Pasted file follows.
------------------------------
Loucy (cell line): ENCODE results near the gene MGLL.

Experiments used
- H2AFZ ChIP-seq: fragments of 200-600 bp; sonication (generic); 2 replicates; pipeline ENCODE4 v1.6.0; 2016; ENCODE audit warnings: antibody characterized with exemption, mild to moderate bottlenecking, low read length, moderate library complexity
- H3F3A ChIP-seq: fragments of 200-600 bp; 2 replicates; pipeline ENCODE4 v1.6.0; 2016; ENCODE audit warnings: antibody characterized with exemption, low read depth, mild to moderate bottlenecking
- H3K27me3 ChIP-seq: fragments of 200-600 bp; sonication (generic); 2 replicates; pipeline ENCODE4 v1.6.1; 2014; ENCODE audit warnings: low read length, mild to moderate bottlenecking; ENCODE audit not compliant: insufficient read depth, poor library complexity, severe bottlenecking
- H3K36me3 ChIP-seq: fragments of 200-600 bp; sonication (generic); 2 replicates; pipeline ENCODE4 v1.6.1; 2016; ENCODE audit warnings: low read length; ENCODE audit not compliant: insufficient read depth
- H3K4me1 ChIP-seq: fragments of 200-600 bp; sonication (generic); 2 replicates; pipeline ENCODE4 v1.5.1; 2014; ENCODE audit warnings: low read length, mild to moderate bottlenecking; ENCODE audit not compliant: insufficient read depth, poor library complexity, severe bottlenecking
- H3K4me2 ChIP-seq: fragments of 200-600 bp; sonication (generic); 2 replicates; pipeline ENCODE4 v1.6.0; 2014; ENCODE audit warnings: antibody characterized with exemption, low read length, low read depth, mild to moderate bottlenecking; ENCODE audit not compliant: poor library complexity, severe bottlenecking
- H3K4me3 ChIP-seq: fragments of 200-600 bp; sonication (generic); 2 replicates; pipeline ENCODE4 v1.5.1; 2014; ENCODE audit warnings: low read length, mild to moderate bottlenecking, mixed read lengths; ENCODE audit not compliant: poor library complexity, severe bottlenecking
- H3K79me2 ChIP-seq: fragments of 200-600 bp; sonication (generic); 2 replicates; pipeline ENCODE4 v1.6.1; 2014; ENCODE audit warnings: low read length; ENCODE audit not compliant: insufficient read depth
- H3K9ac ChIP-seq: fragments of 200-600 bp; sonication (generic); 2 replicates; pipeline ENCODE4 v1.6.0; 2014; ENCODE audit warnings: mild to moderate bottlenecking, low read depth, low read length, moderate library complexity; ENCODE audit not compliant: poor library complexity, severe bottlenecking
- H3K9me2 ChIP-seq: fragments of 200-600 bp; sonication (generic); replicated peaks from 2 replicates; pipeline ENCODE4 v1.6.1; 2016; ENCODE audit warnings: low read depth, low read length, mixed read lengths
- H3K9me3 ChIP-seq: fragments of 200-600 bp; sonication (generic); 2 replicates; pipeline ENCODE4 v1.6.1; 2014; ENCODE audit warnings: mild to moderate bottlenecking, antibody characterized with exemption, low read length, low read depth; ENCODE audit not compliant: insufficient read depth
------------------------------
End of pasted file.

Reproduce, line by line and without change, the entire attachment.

Loucy (cell line): ENCODE results near the gene MGLL.

Experiments used
- H2AFZ ChIP-seq: fragments of 200-600 bp; sonication (generic); 2 replicates; pipeline ENCODE4 v1.6.0; 2016; ENCODE audit warnings: antibody characterized with exemption, mild to moderate bottlenecking, low read length, moderate library complexity
- H3F3A ChIP-seq: fragments of 200-600 bp; 2 replicates; pipeline ENCODE4 v1.6.0; 2016; ENCODE audit warnings: antibody characterized with exemption, low read depth, mild to moderate bottlenecking
- H3K27me3 ChIP-seq: fragments of 200-600 bp; sonication (generic); 2 replicates; pipeline ENCODE4 v1.6.1; 2014; ENCODE audit warnings: low read length, mild to moderate bottlenecking; ENCODE audit not compliant: insufficient read depth, poor library complexity, severe bottlenecking
- H3K36me3 ChIP-seq: fragments of 200-600 bp; sonication (generic); 2 replicates; pipeline ENCODE4 v1.6.1; 2016; ENCODE audit warnings: low read length; ENCODE audit not compliant: insufficient read depth
- H3K4me1 ChIP-seq: fragments of 200-600 bp; sonication (generic); 2 replicates; pipeline ENCODE4 v1.5.1; 2014; ENCODE audit warnings: low read length, mild to moderate bottlenecking; ENCODE audit not compliant: insufficient read depth, poor library complexity, severe bottlenecking
- H3K4me2 ChIP-seq: fragments of 200-600 bp; sonication (generic); 2 replicates; pipeline ENCODE4 v1.6.0; 2014; ENCODE audit warnings: antibody characterized with exemption, low read length, low read depth, mild to moderate bottlenecking; ENCODE audit not compliant: poor library complexity, severe bottlenecking
- H3K4me3 ChIP-seq: fragments of 200-600 bp; sonication (generic); 2 replicates; pipeline ENCODE4 v1.5.1; 2014; ENCODE audit warnings: low read length, mild to moderate bottlenecking, mixed read lengths; ENCODE audit not compliant: poor library complexity, severe bottlenecking
- H3K79me2 ChIP-seq: fragments of 200-600 bp; sonication (generic); 2 replicates; pipeline ENCODE4 v1.6.1; 2014; ENCODE audit warnings: low read length; ENCODE audit not compliant: insufficient read depth
- H3K9ac ChIP-seq: fragments of 200-600 bp; sonication (generic); 2 replicates; pipeline ENCODE4 v1.6.0; 2014; ENCODE audit warnings: mild to moderate bottlenecking, low read depth, low read length, moderate library complexity; ENCODE audit not compliant: poor library complexity, severe bottlenecking
- H3K9me2 ChIP-seq: fragments of 200-600 bp; sonication (generic); replicated peaks from 2 replicates; pipeline ENCODE4 v1.6.1; 2016; ENCODE audit warnings: low read depth, low read length, mixed read lengths
- H3K9me3 ChIP-seq: fragments of 200-600 bp; sonication (generic); 2 replicates; pipeline ENCODE4 v1.6.1; 2014; ENCODE audit warnings: mild to moderate bottlenecking, antibody characterized with exemption, low read length, low read depth; ENCODE audit not compliant: insufficient read depth